A gene responsible for male infertility was discovered in a study made in the Institute of Biochemistry and Cell Biology in China. If the embryos are separated from this gene, male infertility may be prevented. This discovery contributes to the prevention of other genetic diseases.
In a study made by the researchers of the Institute of Biochemistry and Cell Biology in Shanghai, scientists have discovered that mutations in human Piwi gene can prevent the development of sperm, which can lead to infertility.
Researchers say there are more than 50 million infertile couples in China. About 1 percent of all Chinese males, and about 10-20 percent of infertile males are said to have the presence of azospermine, which in some cases indicates that Piwi gene mutations are the cause.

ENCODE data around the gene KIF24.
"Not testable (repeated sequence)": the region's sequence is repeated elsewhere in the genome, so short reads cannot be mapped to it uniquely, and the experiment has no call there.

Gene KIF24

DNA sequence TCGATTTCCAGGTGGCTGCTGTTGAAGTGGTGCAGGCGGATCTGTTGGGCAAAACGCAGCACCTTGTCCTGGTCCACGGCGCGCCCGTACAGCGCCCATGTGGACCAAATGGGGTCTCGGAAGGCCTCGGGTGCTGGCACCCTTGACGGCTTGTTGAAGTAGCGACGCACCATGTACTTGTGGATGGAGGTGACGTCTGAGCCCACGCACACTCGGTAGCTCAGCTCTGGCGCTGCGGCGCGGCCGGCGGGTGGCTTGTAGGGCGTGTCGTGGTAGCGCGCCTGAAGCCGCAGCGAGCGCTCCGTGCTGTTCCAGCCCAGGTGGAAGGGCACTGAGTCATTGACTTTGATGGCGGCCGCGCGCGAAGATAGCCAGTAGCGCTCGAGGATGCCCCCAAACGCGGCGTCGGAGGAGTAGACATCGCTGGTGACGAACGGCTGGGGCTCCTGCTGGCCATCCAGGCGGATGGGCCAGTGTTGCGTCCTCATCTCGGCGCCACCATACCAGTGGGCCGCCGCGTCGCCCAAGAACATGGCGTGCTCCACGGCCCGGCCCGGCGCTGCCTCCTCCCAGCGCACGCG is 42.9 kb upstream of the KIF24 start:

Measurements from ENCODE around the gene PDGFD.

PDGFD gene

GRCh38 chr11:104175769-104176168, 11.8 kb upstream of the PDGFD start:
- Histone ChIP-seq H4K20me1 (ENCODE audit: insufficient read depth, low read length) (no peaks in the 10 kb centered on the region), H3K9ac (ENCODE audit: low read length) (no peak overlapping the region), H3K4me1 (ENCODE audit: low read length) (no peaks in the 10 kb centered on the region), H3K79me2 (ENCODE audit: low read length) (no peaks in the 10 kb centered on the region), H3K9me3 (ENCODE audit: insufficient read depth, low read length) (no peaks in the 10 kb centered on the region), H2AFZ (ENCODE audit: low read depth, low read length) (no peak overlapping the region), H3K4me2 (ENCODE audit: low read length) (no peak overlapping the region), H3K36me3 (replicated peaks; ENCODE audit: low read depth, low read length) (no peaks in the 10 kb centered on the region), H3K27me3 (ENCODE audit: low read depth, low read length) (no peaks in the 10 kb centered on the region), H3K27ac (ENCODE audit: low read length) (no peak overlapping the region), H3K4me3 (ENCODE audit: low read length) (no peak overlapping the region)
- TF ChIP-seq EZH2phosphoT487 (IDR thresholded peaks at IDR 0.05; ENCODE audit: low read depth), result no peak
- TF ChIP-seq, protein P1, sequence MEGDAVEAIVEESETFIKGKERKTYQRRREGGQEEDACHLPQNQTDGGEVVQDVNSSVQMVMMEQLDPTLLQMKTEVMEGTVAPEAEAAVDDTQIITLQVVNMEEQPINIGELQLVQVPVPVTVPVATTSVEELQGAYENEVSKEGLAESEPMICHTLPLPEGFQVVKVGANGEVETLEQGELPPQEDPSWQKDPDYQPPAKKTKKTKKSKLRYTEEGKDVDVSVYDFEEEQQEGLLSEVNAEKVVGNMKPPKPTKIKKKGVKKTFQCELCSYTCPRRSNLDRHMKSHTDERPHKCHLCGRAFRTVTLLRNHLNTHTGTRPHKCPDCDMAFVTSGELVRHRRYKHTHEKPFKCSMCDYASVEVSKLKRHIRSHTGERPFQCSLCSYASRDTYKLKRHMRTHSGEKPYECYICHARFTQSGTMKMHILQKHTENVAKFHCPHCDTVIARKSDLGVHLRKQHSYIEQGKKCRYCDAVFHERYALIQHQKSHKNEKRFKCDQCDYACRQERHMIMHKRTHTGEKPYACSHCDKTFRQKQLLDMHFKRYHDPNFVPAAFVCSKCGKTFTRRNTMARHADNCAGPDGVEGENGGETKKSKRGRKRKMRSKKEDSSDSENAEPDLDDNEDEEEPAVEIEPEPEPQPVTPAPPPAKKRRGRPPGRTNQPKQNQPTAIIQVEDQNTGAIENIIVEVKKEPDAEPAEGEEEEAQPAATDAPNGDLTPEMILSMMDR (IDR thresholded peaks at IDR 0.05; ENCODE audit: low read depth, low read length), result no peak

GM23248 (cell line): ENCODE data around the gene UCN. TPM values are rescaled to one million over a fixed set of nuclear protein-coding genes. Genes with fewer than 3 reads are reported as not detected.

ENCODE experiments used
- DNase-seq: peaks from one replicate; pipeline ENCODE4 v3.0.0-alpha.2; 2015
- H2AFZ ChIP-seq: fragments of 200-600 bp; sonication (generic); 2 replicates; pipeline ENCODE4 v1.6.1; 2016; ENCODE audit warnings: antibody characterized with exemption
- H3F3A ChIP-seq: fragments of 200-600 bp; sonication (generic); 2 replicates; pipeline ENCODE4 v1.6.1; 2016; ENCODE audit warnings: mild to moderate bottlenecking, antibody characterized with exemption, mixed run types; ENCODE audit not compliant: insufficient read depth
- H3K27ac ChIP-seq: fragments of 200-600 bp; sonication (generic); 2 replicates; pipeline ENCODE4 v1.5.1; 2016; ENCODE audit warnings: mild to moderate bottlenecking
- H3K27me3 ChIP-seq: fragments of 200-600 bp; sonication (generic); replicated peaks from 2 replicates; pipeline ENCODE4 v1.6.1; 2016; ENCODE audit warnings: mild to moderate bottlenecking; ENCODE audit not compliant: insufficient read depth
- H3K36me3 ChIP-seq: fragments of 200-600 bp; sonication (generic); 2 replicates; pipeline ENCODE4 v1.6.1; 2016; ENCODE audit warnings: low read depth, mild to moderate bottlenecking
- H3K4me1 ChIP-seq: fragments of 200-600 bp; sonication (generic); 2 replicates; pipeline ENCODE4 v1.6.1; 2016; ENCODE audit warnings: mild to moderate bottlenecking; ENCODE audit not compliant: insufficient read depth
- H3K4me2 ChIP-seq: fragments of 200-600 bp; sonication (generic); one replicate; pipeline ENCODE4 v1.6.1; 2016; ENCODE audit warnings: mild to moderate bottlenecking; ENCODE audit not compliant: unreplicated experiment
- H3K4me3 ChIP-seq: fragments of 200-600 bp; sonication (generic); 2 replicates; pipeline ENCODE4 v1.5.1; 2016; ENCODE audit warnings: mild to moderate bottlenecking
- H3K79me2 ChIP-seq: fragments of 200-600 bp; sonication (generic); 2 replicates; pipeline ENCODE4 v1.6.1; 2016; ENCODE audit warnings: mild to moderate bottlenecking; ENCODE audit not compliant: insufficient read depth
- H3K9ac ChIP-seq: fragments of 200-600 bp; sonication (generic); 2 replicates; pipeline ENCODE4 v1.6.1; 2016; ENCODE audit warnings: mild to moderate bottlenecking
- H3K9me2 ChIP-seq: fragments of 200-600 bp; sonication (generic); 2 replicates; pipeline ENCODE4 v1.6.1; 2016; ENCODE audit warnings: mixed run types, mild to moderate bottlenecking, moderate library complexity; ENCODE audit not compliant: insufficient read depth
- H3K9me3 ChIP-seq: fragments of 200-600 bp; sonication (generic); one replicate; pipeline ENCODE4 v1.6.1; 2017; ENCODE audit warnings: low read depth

This research started in 2011. The researchers examined 413 men’s DNA from azoospermia patients who had no identifiable cause and found three patients with mutant Piwi genes.
Proteins encoded by the Piwi gene are known to be necessary for sperm and egg production in animals such as mice and fish. Mutations in the Piwi gene do not affect the fertility of women. However, the probability of transferring this mutation to the children of mutated women is 50 percent. This potentially causes infertility in the male children of these women.
Throughout the research, scientists have developed a possible treatment for infertility. A combination of certain peptide-amino acids can save sperm from human Piwi mutations. This peptide has been shown to motivate sperm after it has been given to mutated mice. However, this treatment is not yet applicable to people. Scientists say it will take some time to get into clinical practice. Nevertheless, it will be effective in terms of genetic studies and early treatment of male infertility.